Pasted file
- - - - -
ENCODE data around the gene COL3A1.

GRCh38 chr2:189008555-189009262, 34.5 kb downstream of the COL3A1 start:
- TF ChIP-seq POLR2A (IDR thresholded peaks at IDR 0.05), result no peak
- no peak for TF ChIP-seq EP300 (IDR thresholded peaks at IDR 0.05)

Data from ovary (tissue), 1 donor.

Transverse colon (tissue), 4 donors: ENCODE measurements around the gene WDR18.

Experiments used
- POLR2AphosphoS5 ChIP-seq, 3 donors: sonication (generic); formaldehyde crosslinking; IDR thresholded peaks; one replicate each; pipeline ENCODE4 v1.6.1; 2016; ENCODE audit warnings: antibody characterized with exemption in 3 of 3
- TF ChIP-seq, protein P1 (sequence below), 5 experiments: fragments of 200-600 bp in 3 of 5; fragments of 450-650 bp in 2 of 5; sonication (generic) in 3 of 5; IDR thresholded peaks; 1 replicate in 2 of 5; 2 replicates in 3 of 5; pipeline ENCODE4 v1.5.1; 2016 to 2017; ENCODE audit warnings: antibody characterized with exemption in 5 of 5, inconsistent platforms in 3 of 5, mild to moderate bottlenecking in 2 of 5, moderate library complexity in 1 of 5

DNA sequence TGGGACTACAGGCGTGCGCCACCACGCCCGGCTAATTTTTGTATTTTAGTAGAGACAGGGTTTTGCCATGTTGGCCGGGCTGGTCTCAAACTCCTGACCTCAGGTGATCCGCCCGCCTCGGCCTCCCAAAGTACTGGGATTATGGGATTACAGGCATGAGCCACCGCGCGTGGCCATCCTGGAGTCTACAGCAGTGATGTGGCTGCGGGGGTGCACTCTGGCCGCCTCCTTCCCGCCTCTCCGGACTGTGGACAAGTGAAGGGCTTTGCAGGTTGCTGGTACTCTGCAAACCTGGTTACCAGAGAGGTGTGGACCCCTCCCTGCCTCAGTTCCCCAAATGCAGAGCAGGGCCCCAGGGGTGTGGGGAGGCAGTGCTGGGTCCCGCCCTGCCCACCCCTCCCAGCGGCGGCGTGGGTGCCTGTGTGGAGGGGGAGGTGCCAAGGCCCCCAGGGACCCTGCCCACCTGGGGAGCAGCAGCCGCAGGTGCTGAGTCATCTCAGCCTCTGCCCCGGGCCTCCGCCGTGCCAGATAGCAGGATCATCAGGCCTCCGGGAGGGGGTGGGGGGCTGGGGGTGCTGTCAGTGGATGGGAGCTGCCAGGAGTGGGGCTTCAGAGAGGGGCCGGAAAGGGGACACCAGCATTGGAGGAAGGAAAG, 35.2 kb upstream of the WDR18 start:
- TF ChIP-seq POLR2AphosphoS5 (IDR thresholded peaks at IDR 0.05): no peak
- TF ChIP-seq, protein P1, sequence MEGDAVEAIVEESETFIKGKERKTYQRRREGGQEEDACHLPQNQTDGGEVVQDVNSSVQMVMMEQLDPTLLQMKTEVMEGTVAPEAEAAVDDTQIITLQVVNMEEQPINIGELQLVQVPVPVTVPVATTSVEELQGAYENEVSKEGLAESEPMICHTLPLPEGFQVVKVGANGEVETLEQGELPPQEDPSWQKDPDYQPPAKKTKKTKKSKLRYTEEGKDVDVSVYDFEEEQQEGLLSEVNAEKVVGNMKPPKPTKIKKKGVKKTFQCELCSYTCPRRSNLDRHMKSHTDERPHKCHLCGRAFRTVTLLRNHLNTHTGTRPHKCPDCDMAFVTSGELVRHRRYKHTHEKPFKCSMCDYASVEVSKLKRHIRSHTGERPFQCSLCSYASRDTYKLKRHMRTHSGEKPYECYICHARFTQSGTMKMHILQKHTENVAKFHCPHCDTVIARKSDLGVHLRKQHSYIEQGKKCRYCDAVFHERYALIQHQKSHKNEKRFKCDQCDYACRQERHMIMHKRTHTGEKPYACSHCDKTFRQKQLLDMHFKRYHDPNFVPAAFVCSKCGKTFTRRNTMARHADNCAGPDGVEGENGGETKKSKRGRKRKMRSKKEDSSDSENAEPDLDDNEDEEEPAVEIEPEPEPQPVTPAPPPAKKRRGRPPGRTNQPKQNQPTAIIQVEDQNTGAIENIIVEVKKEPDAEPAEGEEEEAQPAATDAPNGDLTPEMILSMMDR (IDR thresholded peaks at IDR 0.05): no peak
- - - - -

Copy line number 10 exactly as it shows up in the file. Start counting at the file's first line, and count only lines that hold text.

DNA sequence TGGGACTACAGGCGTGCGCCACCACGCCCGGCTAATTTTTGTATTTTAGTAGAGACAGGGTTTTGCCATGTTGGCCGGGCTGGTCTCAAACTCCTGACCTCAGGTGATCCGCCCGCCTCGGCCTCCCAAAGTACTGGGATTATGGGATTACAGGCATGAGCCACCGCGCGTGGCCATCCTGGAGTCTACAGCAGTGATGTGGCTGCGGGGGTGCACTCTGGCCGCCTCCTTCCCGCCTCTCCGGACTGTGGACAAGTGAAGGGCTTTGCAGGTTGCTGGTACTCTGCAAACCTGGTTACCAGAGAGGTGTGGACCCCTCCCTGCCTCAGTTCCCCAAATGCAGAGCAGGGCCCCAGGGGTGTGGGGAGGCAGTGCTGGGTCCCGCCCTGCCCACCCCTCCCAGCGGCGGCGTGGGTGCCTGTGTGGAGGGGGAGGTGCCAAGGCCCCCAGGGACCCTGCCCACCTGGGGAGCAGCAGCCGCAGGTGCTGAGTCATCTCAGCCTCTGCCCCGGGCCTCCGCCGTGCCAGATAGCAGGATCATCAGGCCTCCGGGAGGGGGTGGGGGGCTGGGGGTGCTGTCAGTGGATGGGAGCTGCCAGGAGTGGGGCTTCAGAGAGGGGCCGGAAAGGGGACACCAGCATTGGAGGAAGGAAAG, 35.2 kb upstream of the WDR18 start: